But we are in Laos now, and we need to slow down once more. You might think that after nine months on the road we would have become more laid-back and relaxed but the Lao mentality is far beyond how much we can slow down. I think that I can cope with it slightly better than Johan seeing all his attempts of teaching Laotians a lesson. But that’s a different story.

Northern Laos is mountainous. Very mountainous. The rough guide could not have described it any better: ‘if a careless god grabbed a giant sheet of green paper and crumpled it into a ball, the contours would resemble northern Laos. At every turn, convoluted rivers curl through layers of mountain ridges.’ After our long descent we had to climb once more, not just for a bit, for a long time, in total we climbed two hours and ten minutes. At every turn we were hoping the peak is near and each time all we saw were more mountains and a road snaking up the hill. It’s been a tough day: all morning we were riding in the pouring rain, wet to the bones, and all afternoon we were climbing in the sun, wet to the bones from sweat. It’s been the first time for me that I really didn’t like the cycling. Johan tried in vain to cheer me up but it wasn’t my day at all.After the strenuous pass we continued along a river, continuously up and down and arrived tired in Muang Koua at 6.45pm. We checked into a basic guesthouse with extremely unfriendly staff and decided to leave the next day as there was nothing to do or see.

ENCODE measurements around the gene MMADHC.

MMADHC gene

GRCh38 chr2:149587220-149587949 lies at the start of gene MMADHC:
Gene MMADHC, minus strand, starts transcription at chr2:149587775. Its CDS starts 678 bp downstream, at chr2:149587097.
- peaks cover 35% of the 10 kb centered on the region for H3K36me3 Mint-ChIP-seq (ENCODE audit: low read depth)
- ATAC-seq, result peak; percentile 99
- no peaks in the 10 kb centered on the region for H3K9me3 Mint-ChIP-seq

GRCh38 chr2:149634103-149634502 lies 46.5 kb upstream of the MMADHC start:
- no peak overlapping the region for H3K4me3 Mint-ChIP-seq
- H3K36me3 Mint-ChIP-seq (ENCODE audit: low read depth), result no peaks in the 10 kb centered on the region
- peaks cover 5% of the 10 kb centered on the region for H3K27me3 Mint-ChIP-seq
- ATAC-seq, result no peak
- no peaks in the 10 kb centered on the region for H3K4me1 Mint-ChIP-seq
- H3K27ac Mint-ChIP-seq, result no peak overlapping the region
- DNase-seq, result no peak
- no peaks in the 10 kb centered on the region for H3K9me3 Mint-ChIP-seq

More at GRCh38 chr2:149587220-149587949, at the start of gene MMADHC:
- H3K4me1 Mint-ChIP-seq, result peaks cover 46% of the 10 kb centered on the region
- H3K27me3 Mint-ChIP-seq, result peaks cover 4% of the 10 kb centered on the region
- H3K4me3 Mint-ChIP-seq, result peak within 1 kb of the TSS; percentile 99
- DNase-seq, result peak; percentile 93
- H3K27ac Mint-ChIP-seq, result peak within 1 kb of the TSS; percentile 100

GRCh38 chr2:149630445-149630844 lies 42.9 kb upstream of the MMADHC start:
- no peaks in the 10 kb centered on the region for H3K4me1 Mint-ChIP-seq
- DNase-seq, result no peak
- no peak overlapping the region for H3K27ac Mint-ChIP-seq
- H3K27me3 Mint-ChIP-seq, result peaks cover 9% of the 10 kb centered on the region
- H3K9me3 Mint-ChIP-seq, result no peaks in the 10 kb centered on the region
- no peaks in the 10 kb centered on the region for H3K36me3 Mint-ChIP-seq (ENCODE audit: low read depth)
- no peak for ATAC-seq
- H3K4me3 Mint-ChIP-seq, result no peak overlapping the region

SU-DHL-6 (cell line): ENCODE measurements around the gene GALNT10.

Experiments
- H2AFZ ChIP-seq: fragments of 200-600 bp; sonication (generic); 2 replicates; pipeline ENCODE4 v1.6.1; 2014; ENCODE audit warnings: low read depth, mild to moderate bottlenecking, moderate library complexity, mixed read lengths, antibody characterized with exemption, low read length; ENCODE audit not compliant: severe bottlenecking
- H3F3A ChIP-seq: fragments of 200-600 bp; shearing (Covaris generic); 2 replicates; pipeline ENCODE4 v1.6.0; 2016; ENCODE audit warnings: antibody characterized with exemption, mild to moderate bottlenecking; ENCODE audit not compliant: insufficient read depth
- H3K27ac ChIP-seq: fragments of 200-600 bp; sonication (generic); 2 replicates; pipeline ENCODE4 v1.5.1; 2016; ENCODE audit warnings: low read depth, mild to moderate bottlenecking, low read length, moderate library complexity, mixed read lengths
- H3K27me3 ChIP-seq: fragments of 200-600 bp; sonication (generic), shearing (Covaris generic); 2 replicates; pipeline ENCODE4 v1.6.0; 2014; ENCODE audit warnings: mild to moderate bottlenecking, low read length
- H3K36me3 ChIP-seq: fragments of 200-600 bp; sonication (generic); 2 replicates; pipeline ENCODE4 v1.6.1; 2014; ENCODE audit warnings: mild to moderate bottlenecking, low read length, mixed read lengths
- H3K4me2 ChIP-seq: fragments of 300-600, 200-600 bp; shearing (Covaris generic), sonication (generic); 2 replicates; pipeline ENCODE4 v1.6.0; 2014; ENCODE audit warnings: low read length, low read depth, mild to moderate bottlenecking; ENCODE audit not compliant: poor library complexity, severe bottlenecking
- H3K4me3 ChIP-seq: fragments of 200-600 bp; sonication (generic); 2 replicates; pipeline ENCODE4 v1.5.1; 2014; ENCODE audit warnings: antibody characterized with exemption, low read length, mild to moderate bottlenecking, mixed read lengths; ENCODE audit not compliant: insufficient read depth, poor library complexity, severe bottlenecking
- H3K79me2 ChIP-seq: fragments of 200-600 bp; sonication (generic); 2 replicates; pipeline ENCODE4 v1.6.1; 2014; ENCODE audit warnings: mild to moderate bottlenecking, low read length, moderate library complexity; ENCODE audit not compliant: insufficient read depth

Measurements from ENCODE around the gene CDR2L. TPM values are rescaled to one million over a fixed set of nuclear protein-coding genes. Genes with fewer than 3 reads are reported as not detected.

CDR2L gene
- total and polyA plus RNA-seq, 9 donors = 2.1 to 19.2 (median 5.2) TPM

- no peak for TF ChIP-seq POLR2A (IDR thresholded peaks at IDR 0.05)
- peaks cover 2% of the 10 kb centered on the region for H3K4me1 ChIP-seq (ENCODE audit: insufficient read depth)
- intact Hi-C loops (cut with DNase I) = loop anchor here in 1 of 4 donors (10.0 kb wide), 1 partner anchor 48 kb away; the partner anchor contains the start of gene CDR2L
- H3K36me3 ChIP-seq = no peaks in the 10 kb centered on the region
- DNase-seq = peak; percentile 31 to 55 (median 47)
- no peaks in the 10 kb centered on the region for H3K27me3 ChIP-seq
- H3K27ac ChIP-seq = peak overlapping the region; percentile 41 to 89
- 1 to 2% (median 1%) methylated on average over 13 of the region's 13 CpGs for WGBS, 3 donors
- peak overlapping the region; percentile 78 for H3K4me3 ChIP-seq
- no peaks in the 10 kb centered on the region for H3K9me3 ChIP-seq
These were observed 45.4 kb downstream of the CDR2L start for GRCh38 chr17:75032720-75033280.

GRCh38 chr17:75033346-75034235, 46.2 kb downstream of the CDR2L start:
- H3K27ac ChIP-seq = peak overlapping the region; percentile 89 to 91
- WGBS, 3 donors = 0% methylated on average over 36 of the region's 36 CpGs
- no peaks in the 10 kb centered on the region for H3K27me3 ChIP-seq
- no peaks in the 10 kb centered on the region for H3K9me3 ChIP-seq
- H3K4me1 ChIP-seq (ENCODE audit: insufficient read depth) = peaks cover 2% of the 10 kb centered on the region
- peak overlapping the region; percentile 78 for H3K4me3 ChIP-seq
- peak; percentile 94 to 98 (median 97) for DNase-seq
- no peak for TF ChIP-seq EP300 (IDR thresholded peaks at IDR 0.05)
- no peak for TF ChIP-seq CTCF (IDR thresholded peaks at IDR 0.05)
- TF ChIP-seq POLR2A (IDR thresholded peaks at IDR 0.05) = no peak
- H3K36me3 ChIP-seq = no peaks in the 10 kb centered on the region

Laos is one of the poorest countries in the world and doesn’t have many roads, let alone good roads. Only about 25% of the roads are sealed which makes some roads impassable in the rainy season. As we were now heading south towards Luang Prabang, a UNESCO world heritage site, we decided to take a boat to the next town as the road would have been a huge detour via many more passes. The downside of travelling in the low season is that the boats don’t leave as frequently and only if there are enough passengers, unless you pay the full fare for a boat. Luckily two backpackers on a shoestring budget wanted to take the same boat and after long discussions with the owner of the boat Johan was able to negotiate acceptable fares for all of us. The boat trip took about five hours through ragged mountains with sometimes thick jungle and sometimes the still practiced slash and burn agriculture, where forest is cut down and used for farming for just one year to be unused for up to 15 years as more forest will be cut down. During our road trip we will pass many villages with signs ‘this village is not practicing slash and burn tactics’. It seems that the government together with a lot of other organizations try to find other occupations for villagers in the mountains to be able to make a living such as planting organic coffee.